As children of Ben and Esther Dayson, in collaboration with the Ben and Esther Dayson Family Foundation, Shirley Barnett and Philip Dayson (at right) wrote and compiled Don't Break the Chain: The Nemetz Family Journey from Svatatroiske to Vancouver (2017). It is the first in a projected Family History book series to be produced by the Jewish Museum and Archives of B.C.

Fleeing pogroms in Ukraine, Abraham ("Avrum", born 1865) and Toba (pronounced "Tooba") Nemetz left their town near Odessa and arrived in Canada on September 3, 1922, aboard the R.M.S. Antonia, docking at Halifax. They first settled in Watrous, Saskatchewan. Abraham died five years later, leaving Toba the matriarch. The descendants of Abraham and Toba Nemetz would generate almost 200 descendants by the time this chronicle appeared. The Nemetz brothers refurbished electric generators and built the area?s first power plant. All nine siblings eventually moved to Vancouver. The Nemetz family has contributed to the Jewish Welfare Bureau (Jewish Family Service Agency), Louis Brier Home and Hospital, Jewish National Fund, Camps Hatikvah and Miriam, B?nai B?rith, Young Judea, the Jewish Museum and Archives of B.C. and other worthy causes. The BC Genealogical Society of BC has recognized the positive impact of this family and this book on the history and development of the entire province. The name Nemetz is the Russian word for German.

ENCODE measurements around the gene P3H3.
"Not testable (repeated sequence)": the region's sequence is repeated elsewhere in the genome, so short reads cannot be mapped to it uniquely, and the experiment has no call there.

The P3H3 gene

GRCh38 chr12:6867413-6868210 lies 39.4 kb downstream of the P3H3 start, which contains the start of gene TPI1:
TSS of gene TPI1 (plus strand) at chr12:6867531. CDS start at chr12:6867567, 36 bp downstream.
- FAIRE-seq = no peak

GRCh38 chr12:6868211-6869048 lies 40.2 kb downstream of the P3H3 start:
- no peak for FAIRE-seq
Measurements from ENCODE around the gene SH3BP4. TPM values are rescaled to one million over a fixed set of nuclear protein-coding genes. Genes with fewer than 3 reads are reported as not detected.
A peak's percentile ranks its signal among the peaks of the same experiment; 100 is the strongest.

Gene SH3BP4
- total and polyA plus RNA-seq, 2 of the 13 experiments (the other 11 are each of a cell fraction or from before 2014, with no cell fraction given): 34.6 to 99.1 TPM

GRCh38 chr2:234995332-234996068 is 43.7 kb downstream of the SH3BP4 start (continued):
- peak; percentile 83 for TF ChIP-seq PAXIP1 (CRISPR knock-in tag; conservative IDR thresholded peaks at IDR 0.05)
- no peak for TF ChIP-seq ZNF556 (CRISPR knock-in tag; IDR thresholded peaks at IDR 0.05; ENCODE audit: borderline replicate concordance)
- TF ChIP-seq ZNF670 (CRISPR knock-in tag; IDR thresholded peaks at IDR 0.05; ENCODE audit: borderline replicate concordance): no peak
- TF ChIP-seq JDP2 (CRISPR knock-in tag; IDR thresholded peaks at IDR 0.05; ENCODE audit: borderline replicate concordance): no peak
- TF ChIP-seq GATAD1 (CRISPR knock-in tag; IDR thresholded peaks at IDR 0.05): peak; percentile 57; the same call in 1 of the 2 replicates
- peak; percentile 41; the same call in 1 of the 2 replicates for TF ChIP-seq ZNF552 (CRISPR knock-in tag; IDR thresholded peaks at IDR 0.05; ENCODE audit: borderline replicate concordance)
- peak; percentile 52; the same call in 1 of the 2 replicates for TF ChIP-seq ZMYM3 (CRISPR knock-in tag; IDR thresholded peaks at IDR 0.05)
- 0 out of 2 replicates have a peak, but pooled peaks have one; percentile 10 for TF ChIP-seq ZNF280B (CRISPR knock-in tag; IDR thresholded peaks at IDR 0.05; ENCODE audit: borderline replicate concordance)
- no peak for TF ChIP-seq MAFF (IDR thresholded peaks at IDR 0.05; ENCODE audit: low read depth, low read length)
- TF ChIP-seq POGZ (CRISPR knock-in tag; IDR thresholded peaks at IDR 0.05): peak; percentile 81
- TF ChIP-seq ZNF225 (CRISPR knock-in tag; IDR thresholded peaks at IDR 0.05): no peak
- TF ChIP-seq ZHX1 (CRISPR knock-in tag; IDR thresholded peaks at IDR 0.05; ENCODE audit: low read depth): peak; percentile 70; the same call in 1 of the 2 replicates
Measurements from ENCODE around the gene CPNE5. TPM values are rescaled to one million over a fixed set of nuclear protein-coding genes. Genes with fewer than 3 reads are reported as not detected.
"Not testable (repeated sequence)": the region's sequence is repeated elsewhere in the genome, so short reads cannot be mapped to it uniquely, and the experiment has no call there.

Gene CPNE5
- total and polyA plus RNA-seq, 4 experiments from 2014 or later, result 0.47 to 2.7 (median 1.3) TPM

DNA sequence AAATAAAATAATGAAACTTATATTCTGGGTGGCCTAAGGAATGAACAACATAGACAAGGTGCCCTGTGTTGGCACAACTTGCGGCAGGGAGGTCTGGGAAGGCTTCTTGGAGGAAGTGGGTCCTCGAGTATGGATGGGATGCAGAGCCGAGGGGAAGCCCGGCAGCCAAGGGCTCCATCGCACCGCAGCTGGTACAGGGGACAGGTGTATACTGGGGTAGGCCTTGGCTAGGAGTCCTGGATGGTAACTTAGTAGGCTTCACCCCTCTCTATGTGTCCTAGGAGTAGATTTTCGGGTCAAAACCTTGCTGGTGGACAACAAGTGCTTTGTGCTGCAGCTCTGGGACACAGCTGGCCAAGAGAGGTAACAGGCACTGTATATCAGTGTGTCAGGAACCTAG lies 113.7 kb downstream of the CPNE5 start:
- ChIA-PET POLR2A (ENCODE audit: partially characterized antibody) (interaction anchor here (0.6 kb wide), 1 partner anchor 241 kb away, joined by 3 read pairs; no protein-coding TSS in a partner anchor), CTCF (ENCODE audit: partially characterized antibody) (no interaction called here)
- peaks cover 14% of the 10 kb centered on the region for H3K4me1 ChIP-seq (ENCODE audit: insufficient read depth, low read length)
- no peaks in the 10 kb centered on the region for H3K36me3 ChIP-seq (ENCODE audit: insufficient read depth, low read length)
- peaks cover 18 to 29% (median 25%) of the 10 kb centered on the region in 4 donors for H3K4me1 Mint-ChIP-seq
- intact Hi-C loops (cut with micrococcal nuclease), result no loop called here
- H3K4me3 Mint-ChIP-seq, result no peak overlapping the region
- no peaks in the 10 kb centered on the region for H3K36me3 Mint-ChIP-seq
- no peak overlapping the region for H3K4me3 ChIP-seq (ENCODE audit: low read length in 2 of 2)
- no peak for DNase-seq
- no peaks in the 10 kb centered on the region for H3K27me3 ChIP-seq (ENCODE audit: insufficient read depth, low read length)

Abraham and Tuba (Toby) Nemetz had nine children, 23 grandchildren, and 42 great-grandchildren.

photo - Abraham Nemetz, Toba Nemetz, Esther Wosk, Bill Nemetz (driving), Chava Wosk holding baby Sonny, and Abrasha Wosk; taken at the hollow tree in Stanley Park, 1927

PHOTO: Abraham Nemetz, Toba Nemetz, Esther Wosk, Bill Nemetz (driving), Chava Wosk holding baby Sonny, and Abrasha Wosk; taken at the hollow tree in Stanley Park, 1927.